But beginning with Machiavelli the State began to break free of the bonds of human morality. As God vanished from heaven, new prophets heralded the State as His earthly replacement. A divine entity in its own right, an expression of the spiritual development of Geist or of vast historical forces, the new state operated beyond the realm of petty individual morality. The actions of the State could not be judged like the actions of individuals, but instead by whether they forwarded the State’s interests or not.

Of course, once we accept such a doctrine, there is little we ordinary folks can say about any of the State’s activities. However, ordinary people man the State, too, and it is a suspiciously self-interested notion that the rest of us are really not in a position to judge the justice of their deeds. Nevertheless, in that they can convince us to believe it, they become increasingly free to operate without fetters. To forward that goal, they cloak their deliberations in secrecy in the name of “national security” and create vast propaganda machines to scare their subjects and indoctrinate them as to the beneficence of the government that rules them. Nothing ever advances this agenda as much as war.

That the average person accepts the myths put forward by the State is not surprising. But it is a bit of a puzzle to find some libertarians uncritically embracing such ideas. The State tells us that Jose Padilla is a dangerous terrorist: Well, then, of course he must be! (Note: I’m not saying he isn’t, merely that a public trial would seem to be the place to answer that question.) The State says that the thousand Moslems thrown in jail without counsel or trial are there for a good reason: Who are we to ask any questions about what evidence the State has against them? The ways of Geist are not open to questioning by mere mortals. But a little knowledge of history might clue people in to the fact that the State doesn’t always tell the truth.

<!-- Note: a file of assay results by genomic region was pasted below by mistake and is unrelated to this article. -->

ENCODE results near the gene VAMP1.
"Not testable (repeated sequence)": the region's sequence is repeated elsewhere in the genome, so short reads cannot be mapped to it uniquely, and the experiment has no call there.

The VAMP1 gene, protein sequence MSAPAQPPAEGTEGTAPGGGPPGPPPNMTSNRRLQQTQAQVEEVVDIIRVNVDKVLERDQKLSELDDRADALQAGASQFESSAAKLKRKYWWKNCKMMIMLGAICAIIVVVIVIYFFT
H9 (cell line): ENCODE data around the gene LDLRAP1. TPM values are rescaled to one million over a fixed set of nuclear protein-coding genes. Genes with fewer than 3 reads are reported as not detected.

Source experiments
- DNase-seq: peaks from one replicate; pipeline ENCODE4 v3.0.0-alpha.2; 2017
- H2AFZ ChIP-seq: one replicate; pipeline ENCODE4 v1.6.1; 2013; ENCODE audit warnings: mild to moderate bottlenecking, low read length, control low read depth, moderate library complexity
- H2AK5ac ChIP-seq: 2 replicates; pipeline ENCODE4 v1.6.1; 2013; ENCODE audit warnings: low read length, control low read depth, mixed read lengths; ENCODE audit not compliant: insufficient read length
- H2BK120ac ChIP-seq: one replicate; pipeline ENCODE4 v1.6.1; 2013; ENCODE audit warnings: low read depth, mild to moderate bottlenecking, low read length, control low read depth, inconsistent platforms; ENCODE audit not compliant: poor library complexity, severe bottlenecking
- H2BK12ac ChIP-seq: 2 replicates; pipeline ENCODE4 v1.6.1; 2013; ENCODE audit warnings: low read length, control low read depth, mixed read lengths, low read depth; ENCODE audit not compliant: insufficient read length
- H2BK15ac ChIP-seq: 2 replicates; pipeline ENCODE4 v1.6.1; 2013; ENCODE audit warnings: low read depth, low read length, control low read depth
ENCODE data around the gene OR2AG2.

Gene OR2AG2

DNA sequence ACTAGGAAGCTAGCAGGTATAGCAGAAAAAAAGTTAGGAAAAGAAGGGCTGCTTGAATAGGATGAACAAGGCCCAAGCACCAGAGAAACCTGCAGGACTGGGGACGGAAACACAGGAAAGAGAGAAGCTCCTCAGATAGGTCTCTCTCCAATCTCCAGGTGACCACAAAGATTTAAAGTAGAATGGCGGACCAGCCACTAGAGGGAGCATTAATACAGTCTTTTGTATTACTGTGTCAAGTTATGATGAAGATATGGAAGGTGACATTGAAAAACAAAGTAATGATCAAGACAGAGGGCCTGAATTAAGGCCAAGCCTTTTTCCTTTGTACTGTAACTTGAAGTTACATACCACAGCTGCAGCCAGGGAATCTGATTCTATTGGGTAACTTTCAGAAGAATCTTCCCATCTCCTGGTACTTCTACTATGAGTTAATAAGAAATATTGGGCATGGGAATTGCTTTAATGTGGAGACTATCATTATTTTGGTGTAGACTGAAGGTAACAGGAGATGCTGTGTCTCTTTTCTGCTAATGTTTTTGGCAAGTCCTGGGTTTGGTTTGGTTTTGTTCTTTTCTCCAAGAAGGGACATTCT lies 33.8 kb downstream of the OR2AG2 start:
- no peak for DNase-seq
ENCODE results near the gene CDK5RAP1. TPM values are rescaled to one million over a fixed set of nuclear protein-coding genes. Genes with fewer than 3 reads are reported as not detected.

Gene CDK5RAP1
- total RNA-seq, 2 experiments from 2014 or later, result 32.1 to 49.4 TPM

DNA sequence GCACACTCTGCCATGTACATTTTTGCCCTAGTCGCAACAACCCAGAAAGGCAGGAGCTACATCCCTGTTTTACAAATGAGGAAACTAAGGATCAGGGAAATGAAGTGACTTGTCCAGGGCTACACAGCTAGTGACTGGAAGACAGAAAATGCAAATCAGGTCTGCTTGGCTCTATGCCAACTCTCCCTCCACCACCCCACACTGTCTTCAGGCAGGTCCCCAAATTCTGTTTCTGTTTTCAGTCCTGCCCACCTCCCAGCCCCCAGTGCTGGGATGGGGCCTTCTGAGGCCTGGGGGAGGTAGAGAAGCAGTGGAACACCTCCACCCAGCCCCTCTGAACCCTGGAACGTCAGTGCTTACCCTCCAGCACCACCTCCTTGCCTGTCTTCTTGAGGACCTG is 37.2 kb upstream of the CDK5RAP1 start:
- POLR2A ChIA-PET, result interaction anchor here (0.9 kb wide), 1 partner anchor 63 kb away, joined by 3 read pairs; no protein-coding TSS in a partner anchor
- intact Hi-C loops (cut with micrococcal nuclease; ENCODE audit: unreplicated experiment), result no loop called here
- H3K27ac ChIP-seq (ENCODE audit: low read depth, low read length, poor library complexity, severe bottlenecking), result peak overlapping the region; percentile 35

It would seem to me that libertarians, whether favoring a minimal state or no state, must always regard any State activity with the utmost skepticism, and all claims of “necessity” as claims that must be publicly demonstrated. Furthermore, if we do not hold the State to the core principle of libertarianism, not to initiate aggression, in just the same way we hold individuals to it, then libertarianism becomes absolutely meaningless. If we do not do so, then individuals may not initiate aggression, but the State can always do so, since it can always claim it is acting for the greater good in a way that, if we only had the facts that it is hiding from us, we would comprehend and approve.

To doubt and question the State at every turn is far from unpatriotic; it is the essence of true American patriotism, and the duty of anyone who would call himself a libertarian.

Gene Callahan [send him mail], the author of Economics for Real People, is an adjunct scholar of the Ludwig von Mises Institute and a contributing columnist to LewRockwell.com.

Gene Callahan/Stu Morgenstern Archives